The Week in Business: Higher Interest Rates Are Coming

Credit…Giacomo Bagnara

What’s Up? (Jan. 23-29)

The End of Near-Zero Interest Rates

After nearly two years of near-zero interest rates, the Federal Reserve signaled that it would probably raise them in March. Jerome H. Powell, the Fed chair, said officials no longer thought that America’s rapidly healing economy needed so much support, given that inflation is running far above policymakers’ target and the tight labor market. By making it more expensive to borrow money to buy a house or car, the Fed hopes the higher interest rates will cool demand and eventually help rein in inflation. The Fed’s preferred measure of inflation, the personal consumption expenditures index, was 5.8 percent in December, the fastest pace since 1982 and one that could be disastrous for the political prospects of President Biden and his fellow Democrats in the November midterm elections.

Market Turbulence

Whether you held traditional stocks, cryptocurrencies or a combination of both, it was a stressful week to be an investor. Stocks swung wildly as uncertainty about upcoming interest rate increases — how many and how quickly — came at the same time as positive signs about growth in the American economy last year. Bitcoin, the largest cryptocurrency, continued its dramatic fall before inching up slightly, though its value remained just above where it was last summer. Bitcoin’s value is now about half of its peak in November.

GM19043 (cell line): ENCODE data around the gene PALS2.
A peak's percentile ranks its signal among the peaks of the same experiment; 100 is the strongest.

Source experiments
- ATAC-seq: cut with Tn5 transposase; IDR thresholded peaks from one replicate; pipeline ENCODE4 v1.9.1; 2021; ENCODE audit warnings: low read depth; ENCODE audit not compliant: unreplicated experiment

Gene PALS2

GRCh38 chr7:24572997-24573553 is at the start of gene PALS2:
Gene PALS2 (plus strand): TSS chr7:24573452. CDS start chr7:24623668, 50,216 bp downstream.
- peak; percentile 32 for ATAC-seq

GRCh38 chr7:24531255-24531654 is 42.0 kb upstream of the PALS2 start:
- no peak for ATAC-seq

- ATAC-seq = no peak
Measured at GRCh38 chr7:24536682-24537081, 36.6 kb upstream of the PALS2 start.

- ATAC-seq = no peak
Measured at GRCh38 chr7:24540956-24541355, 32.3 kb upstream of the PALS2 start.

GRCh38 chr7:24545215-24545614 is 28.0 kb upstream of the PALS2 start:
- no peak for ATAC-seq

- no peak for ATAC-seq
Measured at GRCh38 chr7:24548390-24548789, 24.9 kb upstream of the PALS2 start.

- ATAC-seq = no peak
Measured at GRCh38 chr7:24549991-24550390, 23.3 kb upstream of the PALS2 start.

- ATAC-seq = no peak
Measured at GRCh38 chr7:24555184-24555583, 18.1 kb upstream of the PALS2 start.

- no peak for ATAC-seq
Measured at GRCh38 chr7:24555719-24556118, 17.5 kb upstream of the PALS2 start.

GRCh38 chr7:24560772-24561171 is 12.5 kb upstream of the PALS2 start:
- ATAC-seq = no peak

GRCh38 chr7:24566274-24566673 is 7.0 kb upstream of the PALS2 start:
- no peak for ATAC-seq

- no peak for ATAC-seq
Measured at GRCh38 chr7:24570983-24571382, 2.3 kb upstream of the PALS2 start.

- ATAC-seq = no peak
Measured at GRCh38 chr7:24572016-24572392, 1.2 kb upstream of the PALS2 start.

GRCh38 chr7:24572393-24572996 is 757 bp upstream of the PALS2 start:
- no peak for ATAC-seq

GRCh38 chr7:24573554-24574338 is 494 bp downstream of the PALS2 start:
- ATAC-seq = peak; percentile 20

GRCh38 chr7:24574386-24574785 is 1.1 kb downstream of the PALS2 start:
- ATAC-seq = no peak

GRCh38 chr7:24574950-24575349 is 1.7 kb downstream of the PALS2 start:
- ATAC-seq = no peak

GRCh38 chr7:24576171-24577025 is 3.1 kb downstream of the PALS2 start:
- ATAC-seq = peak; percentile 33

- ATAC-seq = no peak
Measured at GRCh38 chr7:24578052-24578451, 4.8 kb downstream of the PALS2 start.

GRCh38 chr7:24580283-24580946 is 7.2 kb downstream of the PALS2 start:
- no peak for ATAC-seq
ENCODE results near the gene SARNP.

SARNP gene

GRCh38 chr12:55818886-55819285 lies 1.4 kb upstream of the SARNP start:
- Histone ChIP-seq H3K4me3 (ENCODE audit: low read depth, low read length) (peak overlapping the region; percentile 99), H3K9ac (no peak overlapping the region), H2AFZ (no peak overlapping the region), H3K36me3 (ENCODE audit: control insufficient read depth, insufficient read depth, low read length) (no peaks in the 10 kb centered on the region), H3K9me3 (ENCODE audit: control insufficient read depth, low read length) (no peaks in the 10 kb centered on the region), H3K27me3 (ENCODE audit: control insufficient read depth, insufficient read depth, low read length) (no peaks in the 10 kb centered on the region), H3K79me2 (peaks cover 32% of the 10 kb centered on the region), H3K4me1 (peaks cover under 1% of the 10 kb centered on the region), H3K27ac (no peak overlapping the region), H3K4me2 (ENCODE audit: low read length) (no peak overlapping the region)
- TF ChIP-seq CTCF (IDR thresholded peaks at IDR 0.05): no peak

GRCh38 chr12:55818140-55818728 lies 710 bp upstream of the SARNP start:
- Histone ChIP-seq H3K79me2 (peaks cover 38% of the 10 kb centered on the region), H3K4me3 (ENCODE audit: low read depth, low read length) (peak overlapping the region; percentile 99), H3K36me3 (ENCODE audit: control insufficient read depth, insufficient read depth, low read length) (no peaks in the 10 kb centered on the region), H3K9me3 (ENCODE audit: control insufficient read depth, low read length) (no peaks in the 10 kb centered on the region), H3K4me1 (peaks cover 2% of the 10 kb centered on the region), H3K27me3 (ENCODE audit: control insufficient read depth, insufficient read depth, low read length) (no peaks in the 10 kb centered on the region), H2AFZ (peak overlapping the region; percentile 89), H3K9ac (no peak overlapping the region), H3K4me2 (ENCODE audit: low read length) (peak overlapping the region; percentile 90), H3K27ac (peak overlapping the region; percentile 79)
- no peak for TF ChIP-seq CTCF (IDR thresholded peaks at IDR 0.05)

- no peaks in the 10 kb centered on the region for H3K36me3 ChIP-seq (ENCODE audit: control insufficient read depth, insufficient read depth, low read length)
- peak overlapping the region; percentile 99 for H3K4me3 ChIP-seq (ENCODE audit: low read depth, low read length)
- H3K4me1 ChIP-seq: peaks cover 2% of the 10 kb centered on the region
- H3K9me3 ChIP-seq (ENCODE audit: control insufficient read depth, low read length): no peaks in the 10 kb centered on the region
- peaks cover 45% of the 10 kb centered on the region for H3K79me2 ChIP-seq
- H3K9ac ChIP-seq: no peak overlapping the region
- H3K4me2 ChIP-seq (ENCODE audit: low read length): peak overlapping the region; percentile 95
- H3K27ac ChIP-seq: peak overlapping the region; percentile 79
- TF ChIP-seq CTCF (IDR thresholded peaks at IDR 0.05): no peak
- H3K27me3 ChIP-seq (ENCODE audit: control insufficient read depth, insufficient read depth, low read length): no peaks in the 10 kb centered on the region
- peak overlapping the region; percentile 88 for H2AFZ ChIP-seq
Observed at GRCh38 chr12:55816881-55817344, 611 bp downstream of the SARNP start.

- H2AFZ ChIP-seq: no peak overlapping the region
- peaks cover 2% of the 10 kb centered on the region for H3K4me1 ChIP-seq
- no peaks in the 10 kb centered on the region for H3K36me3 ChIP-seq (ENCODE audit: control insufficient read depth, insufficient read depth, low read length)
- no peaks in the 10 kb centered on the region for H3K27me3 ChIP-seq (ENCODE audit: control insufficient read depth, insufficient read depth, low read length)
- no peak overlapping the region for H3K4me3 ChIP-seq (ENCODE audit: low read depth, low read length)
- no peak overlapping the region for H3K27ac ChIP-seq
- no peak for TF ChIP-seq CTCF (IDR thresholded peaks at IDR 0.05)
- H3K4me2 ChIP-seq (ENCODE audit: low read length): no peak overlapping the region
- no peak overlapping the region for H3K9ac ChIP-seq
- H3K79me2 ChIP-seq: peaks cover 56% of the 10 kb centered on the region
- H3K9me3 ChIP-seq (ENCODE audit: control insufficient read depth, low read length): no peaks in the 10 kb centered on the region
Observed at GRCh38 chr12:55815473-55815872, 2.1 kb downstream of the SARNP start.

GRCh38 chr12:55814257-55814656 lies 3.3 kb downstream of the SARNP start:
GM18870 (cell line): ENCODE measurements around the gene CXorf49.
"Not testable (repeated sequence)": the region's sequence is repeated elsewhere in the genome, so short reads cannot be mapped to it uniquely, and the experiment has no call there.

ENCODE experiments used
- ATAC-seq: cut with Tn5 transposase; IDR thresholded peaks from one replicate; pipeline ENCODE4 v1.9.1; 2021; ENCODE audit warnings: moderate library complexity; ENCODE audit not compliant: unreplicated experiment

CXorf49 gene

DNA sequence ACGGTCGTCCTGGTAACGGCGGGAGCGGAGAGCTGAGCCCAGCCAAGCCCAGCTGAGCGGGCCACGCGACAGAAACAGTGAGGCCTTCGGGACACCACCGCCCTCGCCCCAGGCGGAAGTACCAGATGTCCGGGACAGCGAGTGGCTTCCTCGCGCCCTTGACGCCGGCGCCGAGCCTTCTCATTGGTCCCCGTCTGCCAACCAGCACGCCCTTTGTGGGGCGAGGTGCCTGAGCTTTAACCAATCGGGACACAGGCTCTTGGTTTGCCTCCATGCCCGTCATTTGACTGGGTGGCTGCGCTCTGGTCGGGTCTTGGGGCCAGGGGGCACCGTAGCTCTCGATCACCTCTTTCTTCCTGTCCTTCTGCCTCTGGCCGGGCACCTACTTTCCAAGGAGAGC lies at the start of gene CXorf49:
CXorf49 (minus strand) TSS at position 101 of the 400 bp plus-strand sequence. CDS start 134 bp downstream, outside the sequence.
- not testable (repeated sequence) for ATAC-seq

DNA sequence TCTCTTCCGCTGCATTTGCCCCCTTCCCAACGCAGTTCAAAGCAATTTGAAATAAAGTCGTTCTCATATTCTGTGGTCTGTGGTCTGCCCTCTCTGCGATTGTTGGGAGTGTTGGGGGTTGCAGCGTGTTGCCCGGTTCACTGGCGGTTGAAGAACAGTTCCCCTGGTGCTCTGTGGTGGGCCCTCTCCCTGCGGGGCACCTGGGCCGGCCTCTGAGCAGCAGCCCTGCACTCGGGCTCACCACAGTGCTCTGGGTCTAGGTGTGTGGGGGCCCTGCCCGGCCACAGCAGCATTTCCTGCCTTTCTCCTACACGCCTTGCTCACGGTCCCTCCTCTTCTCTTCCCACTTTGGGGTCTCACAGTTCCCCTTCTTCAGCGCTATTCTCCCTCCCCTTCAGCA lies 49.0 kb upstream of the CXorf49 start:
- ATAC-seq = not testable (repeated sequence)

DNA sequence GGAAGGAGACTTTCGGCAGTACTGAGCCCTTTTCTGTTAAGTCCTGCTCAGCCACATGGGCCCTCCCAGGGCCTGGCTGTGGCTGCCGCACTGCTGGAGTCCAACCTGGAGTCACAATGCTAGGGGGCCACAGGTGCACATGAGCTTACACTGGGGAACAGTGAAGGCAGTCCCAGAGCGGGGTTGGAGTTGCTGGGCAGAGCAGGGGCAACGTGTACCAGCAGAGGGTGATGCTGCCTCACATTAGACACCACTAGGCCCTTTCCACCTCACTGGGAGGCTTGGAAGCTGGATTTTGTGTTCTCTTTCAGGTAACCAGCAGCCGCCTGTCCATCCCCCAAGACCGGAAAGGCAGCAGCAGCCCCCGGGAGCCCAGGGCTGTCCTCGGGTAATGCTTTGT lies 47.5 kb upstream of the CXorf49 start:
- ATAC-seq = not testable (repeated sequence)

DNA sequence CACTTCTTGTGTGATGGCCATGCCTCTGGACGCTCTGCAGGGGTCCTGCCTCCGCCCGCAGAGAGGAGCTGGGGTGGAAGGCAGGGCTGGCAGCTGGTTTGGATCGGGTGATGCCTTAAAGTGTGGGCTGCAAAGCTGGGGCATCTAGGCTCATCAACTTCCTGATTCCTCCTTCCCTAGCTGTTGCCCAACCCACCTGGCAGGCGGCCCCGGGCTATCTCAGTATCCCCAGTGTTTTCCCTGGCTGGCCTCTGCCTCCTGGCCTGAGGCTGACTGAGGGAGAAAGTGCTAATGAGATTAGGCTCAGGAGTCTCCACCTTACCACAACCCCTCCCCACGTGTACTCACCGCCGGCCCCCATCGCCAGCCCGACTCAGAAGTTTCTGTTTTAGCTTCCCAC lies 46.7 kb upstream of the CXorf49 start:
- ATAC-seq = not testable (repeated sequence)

Slowing Economies

The International Monetary Fund released new predictions for 2022, showing slower economic growth than it had previously predicted, driven mostly by issues with the world’s two largest economies, China and the United States. Compared with the 5.9 percent growth experienced in 2021, the I.M.F. predicted that global growth this year would be 4.4 percent, down from its earlier prediction of 4.9 percent. The demise of President Biden’s Build Back Better legislation coupled with reduced economic support from the Fed and persistent supply chain issues contributed to the lower expectations for the United States, while China’s economy continues to struggle with its disruptive “zero Covid” approach and a troubled real estate sector.

Credit…Giacomo Bagnara

What’s Next? (Jan. 30-Feb. 5)

To Boycott or Not to Boycott?

The 2022 Beijing Winter Olympics begin this week, as China is under increasing scrutiny for human rights abuses, including allegations of forced labor in Uyghur communities in Xinjiang. The United States, Britain, Canada and Australia have announced they will not be sending government officials to Beijing, in a diplomatic boycott of the Games. Many of the world’s most famous brands, however, will still be there, including Visa and Coca-Cola. Corporations’ reluctance to boycott the Games could soften the political blow of the diplomatic boycotts.

The State of the Job Market